Android is obligated!to keep users, their devices as well as their data safe. One of the
ways that we keep data secure is by securing the network traffic that enters or leaves
an Android device with Transport Layer Security (TLS).
Android 7 (API level 24) launched the Network Security Configuration in 2016, permit
the app developers to configure the network security policy for their app via a
declarative configuration file. To ensure apps square measure safe, apps targeting
Android nine (API level 28) or higher automatically have a policy set by default that
prevents unencrypted traffic for each domain.
Today, we are happy to indicate that 80% of Android apps are encrypting traffic by
default. The percentage is even greater for apps targeting Android 9 and higher, with
90% of them encrypting traffic by default.
Since November 1 2019, all apps (updates and all new apps on Google Play) must
target at least Android 9. As a consequence, we expect these numbers to continue to
improve. By Default the network traffic that we obtained from these apps is secure &
use of unencrypted connections is the result of an explicit choice by the developer.
The latest releases of Android Studio and Google Play’s pre-launch report warn
developers once their app includes a probably insecure Network Security Configuration
(for example, once they permit unencrypted traffic for all domains or once they settle for
user provided certificates outside of correct mode). This encourages the adoption of
HTTPS across the Android system and ensures that developers are awake to their
What We Should Do To Secure Our App?
For apps targeting Android 9 and higher, the out-of-the-box default is to encrypt all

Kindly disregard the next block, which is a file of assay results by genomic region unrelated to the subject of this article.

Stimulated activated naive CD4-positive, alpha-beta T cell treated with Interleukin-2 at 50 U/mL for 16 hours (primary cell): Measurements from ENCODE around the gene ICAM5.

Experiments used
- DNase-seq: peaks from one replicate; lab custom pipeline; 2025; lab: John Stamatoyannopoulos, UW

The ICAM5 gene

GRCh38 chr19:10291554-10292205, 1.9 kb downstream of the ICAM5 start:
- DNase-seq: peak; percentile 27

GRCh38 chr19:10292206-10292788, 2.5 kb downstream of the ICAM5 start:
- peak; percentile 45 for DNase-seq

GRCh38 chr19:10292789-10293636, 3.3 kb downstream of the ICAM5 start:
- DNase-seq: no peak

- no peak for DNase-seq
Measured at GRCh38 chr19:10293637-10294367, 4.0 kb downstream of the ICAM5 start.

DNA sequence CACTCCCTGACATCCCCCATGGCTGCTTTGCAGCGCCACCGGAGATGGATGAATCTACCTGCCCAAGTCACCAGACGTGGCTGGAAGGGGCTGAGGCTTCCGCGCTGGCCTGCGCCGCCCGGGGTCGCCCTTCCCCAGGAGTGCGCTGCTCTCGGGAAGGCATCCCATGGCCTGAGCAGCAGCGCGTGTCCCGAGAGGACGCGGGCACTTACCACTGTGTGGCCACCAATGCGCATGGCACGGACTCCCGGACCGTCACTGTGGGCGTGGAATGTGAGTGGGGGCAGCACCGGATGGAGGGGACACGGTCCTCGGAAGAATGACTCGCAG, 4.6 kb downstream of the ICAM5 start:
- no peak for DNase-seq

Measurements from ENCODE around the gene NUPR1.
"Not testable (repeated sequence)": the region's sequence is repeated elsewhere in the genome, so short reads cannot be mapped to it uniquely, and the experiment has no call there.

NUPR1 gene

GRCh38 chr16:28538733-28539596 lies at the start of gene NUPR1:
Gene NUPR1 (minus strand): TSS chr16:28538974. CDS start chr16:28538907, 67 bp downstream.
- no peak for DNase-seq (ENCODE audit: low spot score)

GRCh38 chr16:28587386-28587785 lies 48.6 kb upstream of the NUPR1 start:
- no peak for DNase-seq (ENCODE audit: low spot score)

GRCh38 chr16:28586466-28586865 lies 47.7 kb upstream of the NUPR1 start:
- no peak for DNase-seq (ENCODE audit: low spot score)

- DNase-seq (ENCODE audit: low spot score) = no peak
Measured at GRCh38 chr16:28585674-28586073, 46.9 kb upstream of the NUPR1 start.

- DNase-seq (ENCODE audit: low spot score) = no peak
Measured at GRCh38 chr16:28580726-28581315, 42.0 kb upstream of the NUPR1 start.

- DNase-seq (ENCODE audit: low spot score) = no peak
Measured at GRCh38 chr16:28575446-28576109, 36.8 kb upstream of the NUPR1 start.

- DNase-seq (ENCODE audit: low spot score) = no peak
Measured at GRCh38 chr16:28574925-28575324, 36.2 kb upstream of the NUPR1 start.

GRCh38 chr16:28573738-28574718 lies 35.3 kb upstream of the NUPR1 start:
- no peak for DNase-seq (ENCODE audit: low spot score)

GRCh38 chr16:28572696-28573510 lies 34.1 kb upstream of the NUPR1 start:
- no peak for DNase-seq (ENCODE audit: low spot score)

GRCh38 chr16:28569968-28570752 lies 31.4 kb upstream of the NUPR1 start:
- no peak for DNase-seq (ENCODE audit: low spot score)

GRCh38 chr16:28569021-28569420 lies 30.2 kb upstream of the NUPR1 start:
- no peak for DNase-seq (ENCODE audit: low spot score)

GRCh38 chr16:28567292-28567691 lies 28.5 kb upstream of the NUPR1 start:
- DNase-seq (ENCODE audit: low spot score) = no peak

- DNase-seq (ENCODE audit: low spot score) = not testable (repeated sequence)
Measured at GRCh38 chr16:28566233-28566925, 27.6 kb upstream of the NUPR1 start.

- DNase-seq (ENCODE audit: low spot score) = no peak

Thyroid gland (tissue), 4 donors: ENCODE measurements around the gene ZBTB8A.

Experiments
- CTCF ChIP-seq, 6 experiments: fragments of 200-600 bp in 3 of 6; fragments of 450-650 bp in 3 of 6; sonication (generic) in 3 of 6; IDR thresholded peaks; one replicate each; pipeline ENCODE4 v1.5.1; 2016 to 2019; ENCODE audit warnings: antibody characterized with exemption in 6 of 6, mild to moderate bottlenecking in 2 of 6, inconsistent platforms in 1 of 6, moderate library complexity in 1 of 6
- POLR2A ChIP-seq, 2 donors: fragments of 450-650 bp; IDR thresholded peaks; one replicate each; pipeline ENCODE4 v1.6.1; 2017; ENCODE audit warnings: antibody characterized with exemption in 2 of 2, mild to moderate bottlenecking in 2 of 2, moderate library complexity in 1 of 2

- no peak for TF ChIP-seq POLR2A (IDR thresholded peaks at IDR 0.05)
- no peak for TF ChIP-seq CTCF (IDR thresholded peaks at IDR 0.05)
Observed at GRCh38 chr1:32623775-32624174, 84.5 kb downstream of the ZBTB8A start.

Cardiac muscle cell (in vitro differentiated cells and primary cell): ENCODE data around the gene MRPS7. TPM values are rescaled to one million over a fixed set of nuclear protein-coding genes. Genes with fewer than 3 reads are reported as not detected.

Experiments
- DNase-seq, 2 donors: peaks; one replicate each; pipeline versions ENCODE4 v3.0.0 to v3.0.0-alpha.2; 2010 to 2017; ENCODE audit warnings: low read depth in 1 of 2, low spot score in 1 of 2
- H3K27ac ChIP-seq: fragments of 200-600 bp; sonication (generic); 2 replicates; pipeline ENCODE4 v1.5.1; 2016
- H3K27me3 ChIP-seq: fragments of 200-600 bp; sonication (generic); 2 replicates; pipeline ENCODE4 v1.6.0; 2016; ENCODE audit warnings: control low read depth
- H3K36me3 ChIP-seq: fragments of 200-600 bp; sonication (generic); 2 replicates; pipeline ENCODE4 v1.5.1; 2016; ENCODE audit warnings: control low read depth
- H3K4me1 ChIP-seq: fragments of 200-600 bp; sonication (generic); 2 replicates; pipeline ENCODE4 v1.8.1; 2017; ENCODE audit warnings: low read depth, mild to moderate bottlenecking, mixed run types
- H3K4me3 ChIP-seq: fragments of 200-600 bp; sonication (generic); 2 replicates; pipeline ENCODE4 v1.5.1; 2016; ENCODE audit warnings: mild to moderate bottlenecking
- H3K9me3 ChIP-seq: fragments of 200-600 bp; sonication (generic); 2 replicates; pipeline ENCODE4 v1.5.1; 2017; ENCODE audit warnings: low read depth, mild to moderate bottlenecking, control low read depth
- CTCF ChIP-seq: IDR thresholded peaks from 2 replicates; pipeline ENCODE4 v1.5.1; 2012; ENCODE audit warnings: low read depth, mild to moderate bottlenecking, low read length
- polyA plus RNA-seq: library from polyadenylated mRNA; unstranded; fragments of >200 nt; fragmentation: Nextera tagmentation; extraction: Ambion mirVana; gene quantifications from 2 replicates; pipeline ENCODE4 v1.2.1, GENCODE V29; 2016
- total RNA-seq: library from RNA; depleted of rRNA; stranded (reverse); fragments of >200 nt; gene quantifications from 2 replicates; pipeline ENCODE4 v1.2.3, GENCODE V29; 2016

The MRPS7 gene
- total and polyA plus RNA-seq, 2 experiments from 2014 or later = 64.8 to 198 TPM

network traffic in transit and trust only certificates issued by an authority in the standard
Android CA set without requiring any extra configuration. Apps can provide an exception
to this only by including a separate Network Security Config file with carefully selected
If your app needs to allow traffic to certain domains, it can do so by including a Network
Security Config file that only includes these exceptions to the default secure policy.
Keep in mind that you should be cautious about the data received over insecure
connections as it could have been tampered with in transit.
If your app needs to be able to accept user specified certificates for testing purposes
(for example, connecting to a local server during testing), make sure to wrap your
element inside an element. This ensures the connections in the production version of
your app are secure.
What We Can Do Secure Our Library?
If our library directly generates an insecure or secure connection, make sure that it
honors the app’s clear text settings via checking is clear text traffic permitted before
opening any clear text connection.
The built-in networking libraries and other popular HTTP libraries like OkHttp or Volley
have built-in Network Security Config support in Android.